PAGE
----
Little Rock Family 2018 Amazing Educators: Terisa Liberty, Joe T. Robinson
In her former life as a coach, Terisa Liberty spent her time molding individuals into a cohesive unit, each individual athlete contributing to a team, working as one.
For the latter half of her 23-year teaching career, however, the goal has been just the opposite. As a special education teacher, she works every day to encourage students to break free and develop their individual potential.
“You develop that rapport with those kids and try to get them to see what their future could look like with a little this or that or extra hard work,” she said. “You get them to buy into it and just really make that difference that everybody talks about. We get into teaching to make that difference.”
Liberty discovered her calling by accident. Having burned out on coaching volleyball and basketball for six years, she was teaching science and pondering her next move. When the school district had a spot in special education open up at Joe T. Robinson High School in Little Rock, she thought she'd give it a try.
“If you can’t make it in high school, you’re going to have trouble in the real world with the daily life skills, communication skills, the functions you need to be successful,” she said. “Our goal is independence and successful transition to a junior college, technical college, four-year college or straight into the workforce.”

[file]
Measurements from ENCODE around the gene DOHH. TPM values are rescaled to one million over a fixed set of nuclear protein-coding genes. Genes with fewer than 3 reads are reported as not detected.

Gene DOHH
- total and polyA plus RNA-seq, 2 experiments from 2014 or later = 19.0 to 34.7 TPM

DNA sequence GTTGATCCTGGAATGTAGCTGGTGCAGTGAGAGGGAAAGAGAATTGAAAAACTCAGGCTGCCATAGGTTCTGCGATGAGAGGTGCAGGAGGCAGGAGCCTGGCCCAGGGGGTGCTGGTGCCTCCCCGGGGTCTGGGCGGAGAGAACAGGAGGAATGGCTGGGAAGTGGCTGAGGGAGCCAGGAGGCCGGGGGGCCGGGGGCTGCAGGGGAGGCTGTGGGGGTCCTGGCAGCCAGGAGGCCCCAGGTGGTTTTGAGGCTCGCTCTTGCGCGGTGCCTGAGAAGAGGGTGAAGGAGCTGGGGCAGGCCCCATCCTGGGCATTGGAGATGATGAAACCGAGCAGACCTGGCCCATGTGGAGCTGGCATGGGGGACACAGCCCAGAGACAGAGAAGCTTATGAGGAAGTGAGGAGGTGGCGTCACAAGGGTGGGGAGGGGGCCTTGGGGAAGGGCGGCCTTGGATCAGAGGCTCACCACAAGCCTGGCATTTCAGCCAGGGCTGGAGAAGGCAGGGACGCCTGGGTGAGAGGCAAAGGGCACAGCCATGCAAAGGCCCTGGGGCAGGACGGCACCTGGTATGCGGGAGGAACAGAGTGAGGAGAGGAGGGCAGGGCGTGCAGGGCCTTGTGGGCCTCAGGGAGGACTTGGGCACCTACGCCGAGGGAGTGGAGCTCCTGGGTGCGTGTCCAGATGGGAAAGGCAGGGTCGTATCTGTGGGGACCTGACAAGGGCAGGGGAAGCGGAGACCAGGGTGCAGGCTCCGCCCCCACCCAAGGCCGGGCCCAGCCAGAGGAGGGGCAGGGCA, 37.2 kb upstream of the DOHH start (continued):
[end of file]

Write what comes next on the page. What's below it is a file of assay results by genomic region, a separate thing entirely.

Liberty dove right into her new specialty and quickly found her stride helping high schoolers learn new approaches to old academic problems. She said she works with students at all different levels who are in the same class. For example, in a math class, she may have students working on algebra, geometry, consumer math or just counting money.
“We can’t always close the gap, but we try to figure out what skills we need to be successful,” she said.
“There’s always some kids that touch your heart, where you always have that little extra ‘mom’ pride.”
Liberty has seen a little bit of everything in her time in the classroom, teaching children with autism spectrum disorder, oppositional defiance and other learning challenges.
“We get some kids that won’t talk,” she said. “It’s not that they can’t, they just choose not to for whatever reason. We’re just trying to get them to break that communication barrier and have that self-confidence.”
Life can be difficult for the students she teaches, particularly among peers both in Liberty’s classroom and out in the world. So flexibility is essential for her as she works with a wide variety of students, personalities, abilities and attitudes.
“So you have to be flexible and patient because you do have the behavior problems. You have the kid who’s going to push your buttons and they’ll push other kids’ buttons. I try to get the other kids to say ‘Hey it’s OK, we know this one’s got some issues, don’t let them push your buttons to get you in trouble,” Liberty said.
The satisfaction of watching her students succeed in life far outweighs such challenges, however. Liberty's voice shines as she talks about former students such as one who struggled to read a newspaper who now owns his own welding business.
“There’s always some kids that touch your heart, where you always have that little extra ‘mom’ pride,” she said. “The one or two that you really bond with, you feel that maternal ‘my baby made it’ kind of thing.”